New HIV infections drop 20 per cent in Asia-Pacific
Aug 26, 2011, 6:22 GMT
Bangkok - The number of new HIV infections in the Asia-Pacific region dropped 20 per cent between 2001 and 2009, as governments invested in preventative programmes and increased access to antiretroviral drugs, a United Nations report said Friday.
Across Asia, the number of new HIV infections dropped from about 450,000 in 2001 to 360,000 in 2009, the United Nations Programme on HIV/AIDS (UNAIDS) said in its latest report on the region.
The report was launched in Pusan, South Korea.
'I think it is very important to make the world understand that we are at the crossroads today in Asia and the Pacific, because efforts have been made,' UNAIDS executive director Michel Sidibe said.
But he cautioned, 'We cannot be complacent. In Asia particularly we are seeing a growing number of infections among most-at-risk populations.'
UNAIDS estimated that there are currently about 4.7 million people living with HIV in the region, with most of them in Cambodia, China, India, Indonesia, Malaysia, Myanmar, Nepal, Pakistan, Papua New Guinea, Thailand and Vietnam.
The report singled out Cambodia, India, Myanmar and Thailand for having significantly reduced their infection rates by implementing preventative programmes for people who buy and sell sex.
Incidence has also declined because of growing access to life-saving antiretroviral drugs, according to the report.
Between 2006 and 2009 there was a three-fold increase in access to antiretroviral therapy, but even so, the drugs remain unavailable to some 60 per cent of the people living with HIV in the region.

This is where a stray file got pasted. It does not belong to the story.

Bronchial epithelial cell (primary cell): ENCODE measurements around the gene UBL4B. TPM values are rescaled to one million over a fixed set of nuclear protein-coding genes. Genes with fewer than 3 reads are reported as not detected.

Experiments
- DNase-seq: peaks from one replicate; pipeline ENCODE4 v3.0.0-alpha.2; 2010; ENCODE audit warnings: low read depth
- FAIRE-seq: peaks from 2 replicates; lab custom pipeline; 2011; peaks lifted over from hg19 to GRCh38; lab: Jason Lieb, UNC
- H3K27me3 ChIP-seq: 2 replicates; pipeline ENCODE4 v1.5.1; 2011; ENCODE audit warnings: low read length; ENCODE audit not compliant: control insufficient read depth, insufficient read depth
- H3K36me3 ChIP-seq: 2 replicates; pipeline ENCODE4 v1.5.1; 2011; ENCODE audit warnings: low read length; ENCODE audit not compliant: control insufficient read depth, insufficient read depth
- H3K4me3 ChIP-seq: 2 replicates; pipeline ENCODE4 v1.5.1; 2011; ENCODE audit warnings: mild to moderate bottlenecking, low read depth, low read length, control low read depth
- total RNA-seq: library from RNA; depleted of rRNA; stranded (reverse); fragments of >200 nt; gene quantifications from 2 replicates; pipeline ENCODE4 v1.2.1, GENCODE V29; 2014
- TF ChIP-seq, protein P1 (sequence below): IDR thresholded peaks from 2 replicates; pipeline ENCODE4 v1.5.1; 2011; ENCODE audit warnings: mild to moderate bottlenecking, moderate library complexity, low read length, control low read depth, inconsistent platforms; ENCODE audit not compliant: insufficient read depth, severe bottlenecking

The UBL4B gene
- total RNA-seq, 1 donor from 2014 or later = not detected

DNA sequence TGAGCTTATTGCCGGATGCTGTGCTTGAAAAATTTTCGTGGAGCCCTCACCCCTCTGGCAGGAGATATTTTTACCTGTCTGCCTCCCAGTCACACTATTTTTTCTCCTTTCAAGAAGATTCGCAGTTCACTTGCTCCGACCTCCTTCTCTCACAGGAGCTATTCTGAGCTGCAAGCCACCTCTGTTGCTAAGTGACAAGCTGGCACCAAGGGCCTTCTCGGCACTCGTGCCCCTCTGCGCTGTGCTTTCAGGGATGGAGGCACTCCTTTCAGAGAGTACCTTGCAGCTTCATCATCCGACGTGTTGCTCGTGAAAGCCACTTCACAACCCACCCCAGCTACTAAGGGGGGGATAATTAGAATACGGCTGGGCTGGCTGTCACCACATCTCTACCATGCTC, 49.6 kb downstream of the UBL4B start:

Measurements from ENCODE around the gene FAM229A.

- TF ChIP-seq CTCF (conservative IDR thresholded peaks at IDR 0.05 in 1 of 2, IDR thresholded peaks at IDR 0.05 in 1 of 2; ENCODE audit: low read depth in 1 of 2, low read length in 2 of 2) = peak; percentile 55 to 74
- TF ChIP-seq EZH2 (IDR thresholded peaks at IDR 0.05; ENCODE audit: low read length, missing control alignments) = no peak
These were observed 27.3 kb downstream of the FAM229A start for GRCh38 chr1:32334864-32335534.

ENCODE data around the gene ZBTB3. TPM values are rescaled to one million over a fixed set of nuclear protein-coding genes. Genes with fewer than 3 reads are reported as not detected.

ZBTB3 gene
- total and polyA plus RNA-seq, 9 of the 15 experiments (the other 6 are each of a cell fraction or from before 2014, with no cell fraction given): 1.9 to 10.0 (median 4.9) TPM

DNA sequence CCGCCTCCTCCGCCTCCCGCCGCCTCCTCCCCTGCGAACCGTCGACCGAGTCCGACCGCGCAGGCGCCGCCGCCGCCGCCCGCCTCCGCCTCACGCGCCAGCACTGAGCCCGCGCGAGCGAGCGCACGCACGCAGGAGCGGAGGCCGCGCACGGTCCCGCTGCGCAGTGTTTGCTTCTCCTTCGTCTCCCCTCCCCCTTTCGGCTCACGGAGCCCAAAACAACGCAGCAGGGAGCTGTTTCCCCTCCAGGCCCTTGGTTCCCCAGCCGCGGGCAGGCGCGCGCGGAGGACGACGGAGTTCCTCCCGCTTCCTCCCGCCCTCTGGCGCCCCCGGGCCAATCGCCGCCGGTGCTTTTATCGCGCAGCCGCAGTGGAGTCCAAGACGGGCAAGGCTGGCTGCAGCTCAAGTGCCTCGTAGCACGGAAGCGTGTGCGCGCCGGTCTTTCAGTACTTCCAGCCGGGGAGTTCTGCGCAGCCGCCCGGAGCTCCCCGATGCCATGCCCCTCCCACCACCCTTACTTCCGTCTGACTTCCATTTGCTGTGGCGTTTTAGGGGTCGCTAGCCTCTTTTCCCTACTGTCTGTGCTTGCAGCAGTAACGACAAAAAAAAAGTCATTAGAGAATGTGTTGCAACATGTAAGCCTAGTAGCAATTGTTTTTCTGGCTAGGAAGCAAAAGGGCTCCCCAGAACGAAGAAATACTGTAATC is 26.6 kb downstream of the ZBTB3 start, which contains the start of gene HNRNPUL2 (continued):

'Cambodia is one of only eight countries in the world to provide antiretroviral therapy to more than 80 per cent of the people eligible for it,' the UNAIDS report said.
Despite the improved picture, UNAIDS warned regional governments to continue to target high-risk populations.
The Philippines, which once boasted one of the slowest HIV infection growth rates, has seen a jump in infections among certain groups.
'In the city of Cebu, HIV prevalence among people who inject drugs increased from 0.6 per cent to 53 per cent between 2009 and 2011,' the UN report noted.
In Indonesia, it was estimated that more than one in three people who inject drugs are HIV positive, and HIV prevalence rates among tested trans-gender sex workers in Jakarta is around 34 per cent.
In 2009, governments of 30 countries in the region spent 1.1 billion dollars on HIV/AIDS programmes.
While countries such as China, Malaysia, Pakistan, Samoa and Thailand funded their own programmes, many less-developed Asian countries were still heavily reliant on outside aid, UNAIDS said.
The UN agency noted that international funding for 'the global AIDS response' declined for the first time in 2010.
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